Charlotte, N.C., host of the 2012 Democratic National Convention, is the nation's biggest financial center outside of New York. But Charlotte and surrounding Mecklenburg County have the highest foreclosure rates in the state, and many thousands of homeowners owe more on their homes than the properties are worth.
As thousands of Democrats converge in Charlotte for the convention, some troubled homeowners have also gathered, lamenting that the foreclosure crisis has not been sufficiently front and center in the presidential campaign.
The number of U.S. families struggling to put enough food on the table remains at record-high levels, according to new figures out today from the government. Last year, 1 in almost 7 households were what the government calls "food insecure." That's about the same level as in 2010, but still far higher than before the recession.
From NPR News, this is ALL THINGS CONSIDERED. I'm Robert Siegel.
MELISSA BLOCK, HOST:
I'm Melissa Block.
And we begin this hour with politics. It's day two of the Democratic National Convention in Charlotte, North Carolina. Tonight's headliner is former President Bill Clinton. And we have our own headliner, NPR's Mara Liasson, who's joining us from Charlotte with a look ahead. Hey, Mara.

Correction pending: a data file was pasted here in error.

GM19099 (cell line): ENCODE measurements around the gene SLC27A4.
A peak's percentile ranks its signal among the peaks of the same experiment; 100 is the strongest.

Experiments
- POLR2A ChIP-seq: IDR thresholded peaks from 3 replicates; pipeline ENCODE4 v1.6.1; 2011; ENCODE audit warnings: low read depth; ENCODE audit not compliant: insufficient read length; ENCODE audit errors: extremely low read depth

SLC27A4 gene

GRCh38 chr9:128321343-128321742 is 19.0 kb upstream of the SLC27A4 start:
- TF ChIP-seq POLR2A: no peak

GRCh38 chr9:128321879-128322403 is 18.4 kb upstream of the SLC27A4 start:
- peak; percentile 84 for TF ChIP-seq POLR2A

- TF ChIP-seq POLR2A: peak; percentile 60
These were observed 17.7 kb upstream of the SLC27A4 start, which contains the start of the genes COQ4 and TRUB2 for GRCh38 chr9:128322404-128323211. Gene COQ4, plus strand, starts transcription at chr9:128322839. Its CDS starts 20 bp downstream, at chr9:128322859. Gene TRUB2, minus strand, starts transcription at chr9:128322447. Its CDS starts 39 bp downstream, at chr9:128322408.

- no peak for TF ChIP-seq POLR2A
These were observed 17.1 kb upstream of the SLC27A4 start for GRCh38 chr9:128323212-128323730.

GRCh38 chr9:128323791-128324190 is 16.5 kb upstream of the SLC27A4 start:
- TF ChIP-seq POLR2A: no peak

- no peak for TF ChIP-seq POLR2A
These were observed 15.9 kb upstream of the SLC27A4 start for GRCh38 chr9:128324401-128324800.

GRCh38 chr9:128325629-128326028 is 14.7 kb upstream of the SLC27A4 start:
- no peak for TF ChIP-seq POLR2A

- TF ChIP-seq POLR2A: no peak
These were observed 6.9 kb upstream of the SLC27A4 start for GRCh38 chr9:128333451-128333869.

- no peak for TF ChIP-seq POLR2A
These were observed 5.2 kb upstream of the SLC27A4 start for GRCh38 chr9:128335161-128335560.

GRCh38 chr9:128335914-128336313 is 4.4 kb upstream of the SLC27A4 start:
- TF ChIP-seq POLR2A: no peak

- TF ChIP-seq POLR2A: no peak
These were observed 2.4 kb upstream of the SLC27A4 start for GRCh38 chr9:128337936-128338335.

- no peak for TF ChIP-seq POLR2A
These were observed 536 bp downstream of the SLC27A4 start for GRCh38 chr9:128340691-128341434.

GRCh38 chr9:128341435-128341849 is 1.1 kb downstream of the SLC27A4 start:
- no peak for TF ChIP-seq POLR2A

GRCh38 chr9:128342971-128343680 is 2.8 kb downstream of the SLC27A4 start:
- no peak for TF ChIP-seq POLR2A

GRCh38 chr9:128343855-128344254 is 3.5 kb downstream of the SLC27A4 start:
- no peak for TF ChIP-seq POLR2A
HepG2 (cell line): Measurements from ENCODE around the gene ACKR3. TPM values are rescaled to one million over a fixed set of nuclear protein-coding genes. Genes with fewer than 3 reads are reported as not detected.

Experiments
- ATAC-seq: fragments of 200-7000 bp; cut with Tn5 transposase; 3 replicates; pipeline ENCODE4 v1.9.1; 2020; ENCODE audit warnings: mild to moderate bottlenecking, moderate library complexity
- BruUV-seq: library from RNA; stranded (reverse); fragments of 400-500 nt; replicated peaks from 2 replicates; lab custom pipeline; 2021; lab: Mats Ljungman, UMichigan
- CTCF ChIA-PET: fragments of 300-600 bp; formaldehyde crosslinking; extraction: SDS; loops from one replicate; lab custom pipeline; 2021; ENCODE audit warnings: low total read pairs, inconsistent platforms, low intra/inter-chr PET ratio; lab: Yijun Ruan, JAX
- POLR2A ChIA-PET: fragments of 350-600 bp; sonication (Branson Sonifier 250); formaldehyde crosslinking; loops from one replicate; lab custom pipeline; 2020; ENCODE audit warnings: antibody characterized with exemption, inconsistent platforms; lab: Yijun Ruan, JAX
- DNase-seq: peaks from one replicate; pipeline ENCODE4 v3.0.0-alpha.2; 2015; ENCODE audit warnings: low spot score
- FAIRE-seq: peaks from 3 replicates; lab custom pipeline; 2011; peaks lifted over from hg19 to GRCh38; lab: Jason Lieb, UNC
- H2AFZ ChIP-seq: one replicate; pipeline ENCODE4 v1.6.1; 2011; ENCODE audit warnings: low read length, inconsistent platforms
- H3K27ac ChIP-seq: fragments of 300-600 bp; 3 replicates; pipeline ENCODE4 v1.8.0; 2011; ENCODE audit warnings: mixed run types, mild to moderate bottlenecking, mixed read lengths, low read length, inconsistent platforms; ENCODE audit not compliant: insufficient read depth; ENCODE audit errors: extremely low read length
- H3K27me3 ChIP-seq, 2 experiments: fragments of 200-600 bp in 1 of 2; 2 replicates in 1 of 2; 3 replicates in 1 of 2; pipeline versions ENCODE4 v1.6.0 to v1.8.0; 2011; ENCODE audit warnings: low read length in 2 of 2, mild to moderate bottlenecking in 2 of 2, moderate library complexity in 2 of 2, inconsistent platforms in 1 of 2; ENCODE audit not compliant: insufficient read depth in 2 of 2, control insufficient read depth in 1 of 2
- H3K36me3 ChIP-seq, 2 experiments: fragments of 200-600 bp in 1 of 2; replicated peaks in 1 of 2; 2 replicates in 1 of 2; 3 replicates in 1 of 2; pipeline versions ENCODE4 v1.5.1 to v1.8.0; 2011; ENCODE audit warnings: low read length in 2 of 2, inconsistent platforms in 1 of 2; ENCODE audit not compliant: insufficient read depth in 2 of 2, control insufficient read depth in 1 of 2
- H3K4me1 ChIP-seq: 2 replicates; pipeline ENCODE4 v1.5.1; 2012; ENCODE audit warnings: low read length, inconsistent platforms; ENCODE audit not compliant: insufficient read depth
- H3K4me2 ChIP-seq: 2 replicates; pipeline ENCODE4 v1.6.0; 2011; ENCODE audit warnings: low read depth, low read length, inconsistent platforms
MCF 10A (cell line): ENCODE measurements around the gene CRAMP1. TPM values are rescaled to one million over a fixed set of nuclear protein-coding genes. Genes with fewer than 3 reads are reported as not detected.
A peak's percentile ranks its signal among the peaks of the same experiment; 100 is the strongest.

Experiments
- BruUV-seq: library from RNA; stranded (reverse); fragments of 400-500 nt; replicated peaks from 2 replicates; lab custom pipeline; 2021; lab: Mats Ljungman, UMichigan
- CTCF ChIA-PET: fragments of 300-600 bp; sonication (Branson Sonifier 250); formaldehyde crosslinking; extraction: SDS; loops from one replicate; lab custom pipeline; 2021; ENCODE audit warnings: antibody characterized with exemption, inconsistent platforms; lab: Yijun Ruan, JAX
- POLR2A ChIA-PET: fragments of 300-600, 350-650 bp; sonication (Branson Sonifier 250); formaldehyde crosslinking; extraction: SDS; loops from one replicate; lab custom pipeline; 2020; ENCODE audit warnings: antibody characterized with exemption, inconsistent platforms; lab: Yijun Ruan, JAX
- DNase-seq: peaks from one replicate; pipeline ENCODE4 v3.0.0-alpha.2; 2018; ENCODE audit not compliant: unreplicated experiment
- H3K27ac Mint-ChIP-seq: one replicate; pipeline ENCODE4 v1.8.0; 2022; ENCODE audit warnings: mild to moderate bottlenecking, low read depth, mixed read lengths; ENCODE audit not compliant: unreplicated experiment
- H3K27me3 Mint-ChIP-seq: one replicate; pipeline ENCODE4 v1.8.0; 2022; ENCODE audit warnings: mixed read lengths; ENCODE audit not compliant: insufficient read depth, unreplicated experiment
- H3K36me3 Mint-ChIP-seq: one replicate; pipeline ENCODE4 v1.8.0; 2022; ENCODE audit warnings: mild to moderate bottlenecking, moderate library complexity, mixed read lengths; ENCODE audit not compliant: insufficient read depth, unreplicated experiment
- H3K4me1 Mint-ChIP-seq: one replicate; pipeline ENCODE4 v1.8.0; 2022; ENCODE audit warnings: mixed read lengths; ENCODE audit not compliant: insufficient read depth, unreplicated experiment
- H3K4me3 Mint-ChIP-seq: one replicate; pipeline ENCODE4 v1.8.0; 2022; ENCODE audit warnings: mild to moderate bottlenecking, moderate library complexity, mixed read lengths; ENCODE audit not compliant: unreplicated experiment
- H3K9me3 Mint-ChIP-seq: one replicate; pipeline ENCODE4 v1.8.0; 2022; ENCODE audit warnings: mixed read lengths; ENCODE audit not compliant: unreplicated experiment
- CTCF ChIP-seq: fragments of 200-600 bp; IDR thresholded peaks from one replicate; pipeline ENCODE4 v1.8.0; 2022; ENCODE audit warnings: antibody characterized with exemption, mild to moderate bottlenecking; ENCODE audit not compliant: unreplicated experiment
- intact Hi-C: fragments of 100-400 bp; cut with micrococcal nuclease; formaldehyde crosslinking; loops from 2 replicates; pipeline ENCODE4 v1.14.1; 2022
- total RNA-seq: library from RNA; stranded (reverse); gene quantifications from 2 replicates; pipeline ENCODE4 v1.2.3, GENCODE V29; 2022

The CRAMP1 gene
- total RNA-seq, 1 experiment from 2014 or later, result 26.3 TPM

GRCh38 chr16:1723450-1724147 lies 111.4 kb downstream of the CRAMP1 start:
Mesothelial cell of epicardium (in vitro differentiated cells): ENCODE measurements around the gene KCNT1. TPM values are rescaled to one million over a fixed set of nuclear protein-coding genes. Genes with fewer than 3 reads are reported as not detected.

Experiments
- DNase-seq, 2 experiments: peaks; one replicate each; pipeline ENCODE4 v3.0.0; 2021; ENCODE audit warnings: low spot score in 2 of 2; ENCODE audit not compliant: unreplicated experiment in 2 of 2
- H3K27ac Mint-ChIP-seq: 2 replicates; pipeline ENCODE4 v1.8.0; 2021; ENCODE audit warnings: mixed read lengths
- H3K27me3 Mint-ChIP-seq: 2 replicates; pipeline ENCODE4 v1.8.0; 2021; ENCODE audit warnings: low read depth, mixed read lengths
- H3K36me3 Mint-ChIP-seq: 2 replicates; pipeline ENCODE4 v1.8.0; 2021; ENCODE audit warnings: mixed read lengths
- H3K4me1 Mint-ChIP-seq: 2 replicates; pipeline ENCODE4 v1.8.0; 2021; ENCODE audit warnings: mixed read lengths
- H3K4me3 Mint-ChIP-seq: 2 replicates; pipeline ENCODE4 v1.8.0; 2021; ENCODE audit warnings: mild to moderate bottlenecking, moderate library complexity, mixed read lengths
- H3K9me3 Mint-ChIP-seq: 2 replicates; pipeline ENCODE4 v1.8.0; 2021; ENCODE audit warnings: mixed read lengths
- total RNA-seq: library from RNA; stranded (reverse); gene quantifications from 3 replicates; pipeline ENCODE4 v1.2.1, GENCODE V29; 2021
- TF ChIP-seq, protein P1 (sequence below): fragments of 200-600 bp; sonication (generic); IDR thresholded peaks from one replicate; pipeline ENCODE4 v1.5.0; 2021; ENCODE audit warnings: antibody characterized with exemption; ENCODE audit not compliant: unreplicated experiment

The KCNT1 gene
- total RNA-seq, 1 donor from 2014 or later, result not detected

Originally published on Thu September 6, 2012 6:44 am
Many reports have stated that Matt Bissonnette, the former Navy SEAL who wrote the book No Easy Day, plans to give a large share of his profits to the Navy SEAL Foundation, a group that aids Naval Special Warfare personnel and their families. But the foundation says it won't accept any money from the book, which has sparked questions over whether it contains classified details that could put U.S. military personnel at risk.
Maryland Governor Martin O'Malley spoke Tuesday night at the Democratic National Convention in Charlotte, N.C. O'Malley, who's in his second term, is considered a likely contender for the Democratic presidential nomination in 2016. In a routine pilgrimage for candidates considering a presidential run, O'Malley spoke before the Iowa delegation Wednesday morning. But remarks he made this past Sunday, when asked about whether the U.S. economy of "better off" than for years ago, have overshadowed his week in Charlotte.